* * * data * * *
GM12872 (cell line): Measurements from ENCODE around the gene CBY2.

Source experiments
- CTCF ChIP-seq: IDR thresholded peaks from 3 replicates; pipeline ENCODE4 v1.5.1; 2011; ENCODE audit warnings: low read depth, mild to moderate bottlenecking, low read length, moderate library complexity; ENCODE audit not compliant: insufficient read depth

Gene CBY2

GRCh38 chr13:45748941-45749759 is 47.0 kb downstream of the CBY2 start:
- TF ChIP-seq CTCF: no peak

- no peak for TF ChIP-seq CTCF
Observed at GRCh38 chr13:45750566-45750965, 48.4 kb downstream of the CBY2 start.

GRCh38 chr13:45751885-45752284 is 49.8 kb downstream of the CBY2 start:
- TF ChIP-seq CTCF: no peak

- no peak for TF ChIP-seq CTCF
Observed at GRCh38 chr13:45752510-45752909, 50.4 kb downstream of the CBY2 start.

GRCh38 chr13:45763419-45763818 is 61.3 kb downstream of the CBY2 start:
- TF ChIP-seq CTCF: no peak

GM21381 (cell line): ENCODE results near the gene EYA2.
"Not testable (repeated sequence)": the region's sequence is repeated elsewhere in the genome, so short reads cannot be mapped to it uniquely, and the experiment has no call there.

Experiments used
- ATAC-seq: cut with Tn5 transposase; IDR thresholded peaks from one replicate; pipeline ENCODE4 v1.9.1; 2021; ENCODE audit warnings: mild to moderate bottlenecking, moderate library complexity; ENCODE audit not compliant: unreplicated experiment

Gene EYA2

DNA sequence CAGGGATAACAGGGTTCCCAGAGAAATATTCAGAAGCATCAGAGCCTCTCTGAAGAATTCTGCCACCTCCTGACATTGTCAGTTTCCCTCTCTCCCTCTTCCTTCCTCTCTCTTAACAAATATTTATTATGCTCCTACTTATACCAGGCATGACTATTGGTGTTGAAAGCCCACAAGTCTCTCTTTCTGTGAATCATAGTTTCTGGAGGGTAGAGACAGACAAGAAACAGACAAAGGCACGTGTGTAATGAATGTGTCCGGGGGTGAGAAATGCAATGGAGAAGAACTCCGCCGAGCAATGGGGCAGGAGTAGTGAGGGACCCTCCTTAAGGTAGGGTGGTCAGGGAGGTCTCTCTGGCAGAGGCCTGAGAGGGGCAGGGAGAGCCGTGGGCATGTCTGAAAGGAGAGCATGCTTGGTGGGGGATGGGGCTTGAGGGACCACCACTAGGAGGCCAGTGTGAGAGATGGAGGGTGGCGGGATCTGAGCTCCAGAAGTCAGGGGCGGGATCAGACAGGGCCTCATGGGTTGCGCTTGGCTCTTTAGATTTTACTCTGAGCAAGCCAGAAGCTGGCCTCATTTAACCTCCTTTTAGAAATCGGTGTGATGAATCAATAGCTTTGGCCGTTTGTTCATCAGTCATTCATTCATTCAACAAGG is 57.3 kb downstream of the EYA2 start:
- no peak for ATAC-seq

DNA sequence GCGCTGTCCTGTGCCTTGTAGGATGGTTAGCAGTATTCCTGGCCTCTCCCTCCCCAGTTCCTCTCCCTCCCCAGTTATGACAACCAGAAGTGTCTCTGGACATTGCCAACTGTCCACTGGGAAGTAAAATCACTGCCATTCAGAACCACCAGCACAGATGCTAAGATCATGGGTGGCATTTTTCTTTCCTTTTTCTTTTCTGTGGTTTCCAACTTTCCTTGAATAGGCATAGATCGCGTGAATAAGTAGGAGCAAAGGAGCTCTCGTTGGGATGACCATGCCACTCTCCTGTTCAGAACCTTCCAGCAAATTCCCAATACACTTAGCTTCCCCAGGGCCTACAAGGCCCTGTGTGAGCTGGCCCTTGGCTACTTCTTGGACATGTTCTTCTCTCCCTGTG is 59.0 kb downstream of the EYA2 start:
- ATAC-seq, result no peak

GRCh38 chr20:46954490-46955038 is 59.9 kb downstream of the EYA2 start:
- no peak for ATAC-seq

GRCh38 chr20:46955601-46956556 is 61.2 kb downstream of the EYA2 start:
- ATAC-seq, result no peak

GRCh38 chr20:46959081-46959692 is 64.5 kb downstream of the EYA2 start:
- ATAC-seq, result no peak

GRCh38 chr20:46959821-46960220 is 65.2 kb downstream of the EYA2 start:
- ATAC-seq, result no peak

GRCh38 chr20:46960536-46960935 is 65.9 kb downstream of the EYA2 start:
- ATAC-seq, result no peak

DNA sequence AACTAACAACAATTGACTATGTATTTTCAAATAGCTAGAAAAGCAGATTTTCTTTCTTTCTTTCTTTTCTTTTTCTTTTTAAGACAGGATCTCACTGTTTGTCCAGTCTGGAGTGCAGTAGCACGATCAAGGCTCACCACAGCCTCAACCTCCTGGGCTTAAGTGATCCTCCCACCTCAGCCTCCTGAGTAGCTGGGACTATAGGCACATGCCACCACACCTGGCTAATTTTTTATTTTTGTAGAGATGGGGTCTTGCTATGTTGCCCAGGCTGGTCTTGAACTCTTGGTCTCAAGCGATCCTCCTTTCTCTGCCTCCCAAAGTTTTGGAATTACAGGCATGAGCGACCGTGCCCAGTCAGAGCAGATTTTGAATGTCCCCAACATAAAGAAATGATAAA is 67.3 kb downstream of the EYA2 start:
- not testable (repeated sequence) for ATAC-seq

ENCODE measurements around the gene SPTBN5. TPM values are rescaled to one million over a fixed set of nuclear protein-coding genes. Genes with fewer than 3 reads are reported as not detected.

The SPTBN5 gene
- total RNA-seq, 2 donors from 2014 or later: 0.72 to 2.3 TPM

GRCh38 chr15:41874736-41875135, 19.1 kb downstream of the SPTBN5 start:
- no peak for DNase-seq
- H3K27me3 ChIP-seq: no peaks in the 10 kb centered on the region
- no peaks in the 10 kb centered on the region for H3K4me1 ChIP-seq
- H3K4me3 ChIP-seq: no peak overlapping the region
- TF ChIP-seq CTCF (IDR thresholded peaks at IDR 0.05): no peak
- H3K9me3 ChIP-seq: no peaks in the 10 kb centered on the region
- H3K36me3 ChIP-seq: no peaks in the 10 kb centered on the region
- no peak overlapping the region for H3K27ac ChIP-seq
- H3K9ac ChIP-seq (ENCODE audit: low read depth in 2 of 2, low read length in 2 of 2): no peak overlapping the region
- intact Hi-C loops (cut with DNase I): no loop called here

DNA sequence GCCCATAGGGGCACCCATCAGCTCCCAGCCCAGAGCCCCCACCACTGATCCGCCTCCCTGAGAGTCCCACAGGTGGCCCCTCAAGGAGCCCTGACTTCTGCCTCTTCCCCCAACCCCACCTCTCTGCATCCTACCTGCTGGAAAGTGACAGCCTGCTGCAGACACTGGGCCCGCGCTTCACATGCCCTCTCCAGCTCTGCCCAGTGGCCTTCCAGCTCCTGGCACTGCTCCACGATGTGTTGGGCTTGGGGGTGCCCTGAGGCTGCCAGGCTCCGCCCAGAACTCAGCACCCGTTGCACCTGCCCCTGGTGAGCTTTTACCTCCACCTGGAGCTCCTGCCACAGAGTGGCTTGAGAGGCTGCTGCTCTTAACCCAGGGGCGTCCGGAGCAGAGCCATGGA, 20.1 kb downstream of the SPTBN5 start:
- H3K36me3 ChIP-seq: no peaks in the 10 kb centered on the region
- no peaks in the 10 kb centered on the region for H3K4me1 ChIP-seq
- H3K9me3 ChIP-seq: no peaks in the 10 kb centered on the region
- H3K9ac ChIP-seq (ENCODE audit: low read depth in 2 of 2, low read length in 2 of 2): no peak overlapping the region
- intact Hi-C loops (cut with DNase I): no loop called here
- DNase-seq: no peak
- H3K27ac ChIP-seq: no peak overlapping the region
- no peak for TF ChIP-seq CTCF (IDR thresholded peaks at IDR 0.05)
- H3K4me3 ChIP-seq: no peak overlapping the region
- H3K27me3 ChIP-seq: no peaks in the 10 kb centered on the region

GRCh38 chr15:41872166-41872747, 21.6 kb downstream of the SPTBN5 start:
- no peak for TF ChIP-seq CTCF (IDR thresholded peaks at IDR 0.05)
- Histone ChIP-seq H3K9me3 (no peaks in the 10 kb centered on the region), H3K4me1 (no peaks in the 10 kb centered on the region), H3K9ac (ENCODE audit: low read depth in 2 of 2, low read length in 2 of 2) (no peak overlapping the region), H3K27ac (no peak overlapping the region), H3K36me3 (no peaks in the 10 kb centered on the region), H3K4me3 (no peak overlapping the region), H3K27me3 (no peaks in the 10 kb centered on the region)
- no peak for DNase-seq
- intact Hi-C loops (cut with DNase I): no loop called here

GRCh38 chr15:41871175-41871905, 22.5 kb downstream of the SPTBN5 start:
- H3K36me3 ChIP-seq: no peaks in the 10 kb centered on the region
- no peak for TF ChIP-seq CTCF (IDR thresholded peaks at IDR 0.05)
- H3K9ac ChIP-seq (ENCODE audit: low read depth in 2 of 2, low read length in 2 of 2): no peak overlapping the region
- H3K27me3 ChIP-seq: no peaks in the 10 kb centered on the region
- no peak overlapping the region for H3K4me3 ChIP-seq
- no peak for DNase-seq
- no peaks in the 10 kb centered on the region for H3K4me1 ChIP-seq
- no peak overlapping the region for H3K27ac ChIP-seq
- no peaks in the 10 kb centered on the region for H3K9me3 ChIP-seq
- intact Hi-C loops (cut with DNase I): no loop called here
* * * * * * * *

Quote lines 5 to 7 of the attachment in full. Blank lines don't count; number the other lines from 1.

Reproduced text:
GRCh38 chr13:45748941-45749759 is 47.0 kb downstream of the CBY2 start:
- TF ChIP-seq CTCF: no peak

- no peak for TF ChIP-seq CTCF